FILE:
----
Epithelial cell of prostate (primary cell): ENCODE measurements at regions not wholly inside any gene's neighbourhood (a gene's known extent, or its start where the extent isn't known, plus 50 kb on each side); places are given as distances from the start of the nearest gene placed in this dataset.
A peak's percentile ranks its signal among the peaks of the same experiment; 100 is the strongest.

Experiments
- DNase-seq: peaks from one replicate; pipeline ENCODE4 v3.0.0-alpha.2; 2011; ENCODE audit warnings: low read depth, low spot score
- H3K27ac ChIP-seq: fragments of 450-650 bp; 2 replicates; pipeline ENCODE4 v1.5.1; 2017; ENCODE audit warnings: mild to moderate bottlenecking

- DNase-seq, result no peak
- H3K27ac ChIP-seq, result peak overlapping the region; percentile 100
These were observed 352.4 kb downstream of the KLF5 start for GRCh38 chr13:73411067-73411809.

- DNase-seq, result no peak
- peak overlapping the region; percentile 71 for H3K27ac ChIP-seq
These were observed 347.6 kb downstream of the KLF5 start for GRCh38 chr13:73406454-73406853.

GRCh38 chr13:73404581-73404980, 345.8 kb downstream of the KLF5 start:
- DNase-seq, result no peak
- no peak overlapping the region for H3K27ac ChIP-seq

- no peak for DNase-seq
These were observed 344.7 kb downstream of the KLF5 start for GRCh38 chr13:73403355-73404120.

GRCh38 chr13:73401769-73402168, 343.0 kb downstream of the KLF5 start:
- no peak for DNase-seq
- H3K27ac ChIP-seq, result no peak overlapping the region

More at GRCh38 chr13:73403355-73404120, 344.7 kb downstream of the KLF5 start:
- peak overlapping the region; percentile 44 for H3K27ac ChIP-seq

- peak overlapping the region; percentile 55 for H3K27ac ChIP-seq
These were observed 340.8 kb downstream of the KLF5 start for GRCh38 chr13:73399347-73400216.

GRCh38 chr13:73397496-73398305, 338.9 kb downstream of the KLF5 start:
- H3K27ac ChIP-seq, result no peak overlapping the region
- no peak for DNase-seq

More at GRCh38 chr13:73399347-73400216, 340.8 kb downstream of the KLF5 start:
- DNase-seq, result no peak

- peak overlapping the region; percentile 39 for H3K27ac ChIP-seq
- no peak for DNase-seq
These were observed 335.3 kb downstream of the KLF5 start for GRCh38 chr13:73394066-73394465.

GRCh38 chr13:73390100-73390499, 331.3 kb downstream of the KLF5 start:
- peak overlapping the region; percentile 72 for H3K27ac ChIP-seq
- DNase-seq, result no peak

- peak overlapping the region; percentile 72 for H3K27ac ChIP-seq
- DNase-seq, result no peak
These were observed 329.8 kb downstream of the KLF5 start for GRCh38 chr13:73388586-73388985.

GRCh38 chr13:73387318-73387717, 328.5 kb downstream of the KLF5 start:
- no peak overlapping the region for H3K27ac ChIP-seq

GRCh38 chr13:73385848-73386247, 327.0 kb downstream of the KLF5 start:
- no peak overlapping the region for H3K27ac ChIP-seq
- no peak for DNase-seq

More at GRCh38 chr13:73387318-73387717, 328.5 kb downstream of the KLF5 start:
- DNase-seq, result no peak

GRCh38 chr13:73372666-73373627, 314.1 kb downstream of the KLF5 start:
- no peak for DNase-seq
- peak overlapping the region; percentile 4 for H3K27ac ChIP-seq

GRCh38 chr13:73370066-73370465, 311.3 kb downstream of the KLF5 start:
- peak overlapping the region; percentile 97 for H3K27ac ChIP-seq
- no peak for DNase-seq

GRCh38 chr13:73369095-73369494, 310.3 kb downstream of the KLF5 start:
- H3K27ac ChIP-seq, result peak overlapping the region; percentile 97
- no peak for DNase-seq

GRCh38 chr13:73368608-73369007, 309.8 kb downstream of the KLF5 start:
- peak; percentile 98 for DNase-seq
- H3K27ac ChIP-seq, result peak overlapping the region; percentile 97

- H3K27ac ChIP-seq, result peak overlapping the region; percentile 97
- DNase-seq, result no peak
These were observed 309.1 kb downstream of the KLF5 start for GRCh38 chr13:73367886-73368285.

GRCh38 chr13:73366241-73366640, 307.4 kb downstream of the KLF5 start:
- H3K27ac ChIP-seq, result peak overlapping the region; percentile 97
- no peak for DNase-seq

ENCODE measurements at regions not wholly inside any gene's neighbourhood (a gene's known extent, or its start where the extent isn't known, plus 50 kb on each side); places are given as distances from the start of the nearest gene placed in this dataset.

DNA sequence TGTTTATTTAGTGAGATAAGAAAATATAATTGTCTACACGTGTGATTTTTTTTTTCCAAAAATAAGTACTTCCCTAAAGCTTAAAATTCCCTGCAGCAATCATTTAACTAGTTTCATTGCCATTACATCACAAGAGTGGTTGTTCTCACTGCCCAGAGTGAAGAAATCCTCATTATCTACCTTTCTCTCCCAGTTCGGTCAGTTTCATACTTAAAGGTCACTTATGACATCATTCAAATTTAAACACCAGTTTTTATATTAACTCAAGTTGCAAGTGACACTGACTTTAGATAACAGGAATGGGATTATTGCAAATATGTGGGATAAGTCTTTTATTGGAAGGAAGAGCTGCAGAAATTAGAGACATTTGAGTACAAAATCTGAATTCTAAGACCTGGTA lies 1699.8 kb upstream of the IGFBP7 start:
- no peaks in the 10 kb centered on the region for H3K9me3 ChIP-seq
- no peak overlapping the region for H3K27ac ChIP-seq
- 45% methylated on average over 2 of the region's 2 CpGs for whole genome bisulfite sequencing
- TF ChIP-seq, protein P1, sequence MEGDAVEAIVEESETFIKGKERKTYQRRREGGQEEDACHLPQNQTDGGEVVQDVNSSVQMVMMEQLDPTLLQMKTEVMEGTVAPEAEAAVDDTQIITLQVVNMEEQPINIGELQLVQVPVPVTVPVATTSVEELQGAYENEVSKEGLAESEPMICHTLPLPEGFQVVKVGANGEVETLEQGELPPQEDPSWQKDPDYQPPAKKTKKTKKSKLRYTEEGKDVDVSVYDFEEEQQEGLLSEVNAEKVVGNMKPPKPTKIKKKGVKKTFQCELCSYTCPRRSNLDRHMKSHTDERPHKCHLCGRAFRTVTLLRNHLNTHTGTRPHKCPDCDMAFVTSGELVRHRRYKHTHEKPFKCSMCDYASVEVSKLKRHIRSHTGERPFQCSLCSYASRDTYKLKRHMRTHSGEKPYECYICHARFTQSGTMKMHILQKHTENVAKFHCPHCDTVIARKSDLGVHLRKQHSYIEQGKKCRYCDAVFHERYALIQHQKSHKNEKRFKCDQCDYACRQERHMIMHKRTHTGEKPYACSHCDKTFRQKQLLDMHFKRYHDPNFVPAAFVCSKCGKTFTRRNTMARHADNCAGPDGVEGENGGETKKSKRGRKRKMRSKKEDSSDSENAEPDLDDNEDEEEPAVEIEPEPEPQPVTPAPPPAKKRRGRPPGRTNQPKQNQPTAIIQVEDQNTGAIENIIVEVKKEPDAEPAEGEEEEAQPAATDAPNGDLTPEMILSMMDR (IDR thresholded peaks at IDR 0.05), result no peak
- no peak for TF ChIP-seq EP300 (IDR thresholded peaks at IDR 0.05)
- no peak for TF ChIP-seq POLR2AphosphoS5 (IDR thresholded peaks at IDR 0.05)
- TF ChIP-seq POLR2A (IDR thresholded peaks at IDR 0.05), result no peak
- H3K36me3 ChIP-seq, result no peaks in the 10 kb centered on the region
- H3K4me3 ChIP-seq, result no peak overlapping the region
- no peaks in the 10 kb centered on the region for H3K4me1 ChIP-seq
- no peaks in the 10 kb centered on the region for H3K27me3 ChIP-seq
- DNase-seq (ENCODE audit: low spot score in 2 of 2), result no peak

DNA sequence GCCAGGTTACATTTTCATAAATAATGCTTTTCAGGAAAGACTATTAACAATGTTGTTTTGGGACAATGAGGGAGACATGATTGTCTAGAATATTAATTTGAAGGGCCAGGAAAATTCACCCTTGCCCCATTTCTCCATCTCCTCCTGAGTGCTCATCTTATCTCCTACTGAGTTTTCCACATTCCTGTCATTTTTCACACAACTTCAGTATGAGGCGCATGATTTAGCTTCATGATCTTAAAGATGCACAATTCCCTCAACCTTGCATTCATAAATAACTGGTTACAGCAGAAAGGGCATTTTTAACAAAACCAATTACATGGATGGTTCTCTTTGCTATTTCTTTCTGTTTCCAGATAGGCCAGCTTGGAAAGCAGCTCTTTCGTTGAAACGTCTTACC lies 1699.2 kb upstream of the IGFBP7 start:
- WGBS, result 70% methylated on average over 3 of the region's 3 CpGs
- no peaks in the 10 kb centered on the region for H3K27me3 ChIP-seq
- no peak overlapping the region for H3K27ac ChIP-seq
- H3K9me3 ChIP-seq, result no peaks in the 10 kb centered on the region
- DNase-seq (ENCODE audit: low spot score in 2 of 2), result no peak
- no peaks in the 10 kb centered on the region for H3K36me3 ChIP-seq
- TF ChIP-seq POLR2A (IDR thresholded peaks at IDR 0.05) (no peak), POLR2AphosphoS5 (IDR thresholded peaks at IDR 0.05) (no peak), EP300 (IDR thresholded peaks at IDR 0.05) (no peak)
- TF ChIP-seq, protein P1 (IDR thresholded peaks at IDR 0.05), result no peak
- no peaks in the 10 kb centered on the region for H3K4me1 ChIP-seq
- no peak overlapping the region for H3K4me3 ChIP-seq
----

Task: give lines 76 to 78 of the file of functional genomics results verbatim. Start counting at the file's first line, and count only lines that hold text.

- DNase-seq (ENCODE audit: low spot score in 2 of 2), result no peak

DNA sequence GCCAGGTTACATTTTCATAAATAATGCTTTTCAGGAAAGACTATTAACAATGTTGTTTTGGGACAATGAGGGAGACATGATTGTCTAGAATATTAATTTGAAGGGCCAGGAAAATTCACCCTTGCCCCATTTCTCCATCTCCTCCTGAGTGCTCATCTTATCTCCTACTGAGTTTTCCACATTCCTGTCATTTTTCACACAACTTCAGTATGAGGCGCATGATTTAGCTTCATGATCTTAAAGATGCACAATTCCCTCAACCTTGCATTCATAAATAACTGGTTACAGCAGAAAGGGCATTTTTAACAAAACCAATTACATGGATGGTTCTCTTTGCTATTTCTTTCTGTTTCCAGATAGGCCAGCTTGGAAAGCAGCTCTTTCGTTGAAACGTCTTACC lies 1699.2 kb upstream of the IGFBP7 start:
- WGBS, result 70% methylated on average over 3 of the region's 3 CpGs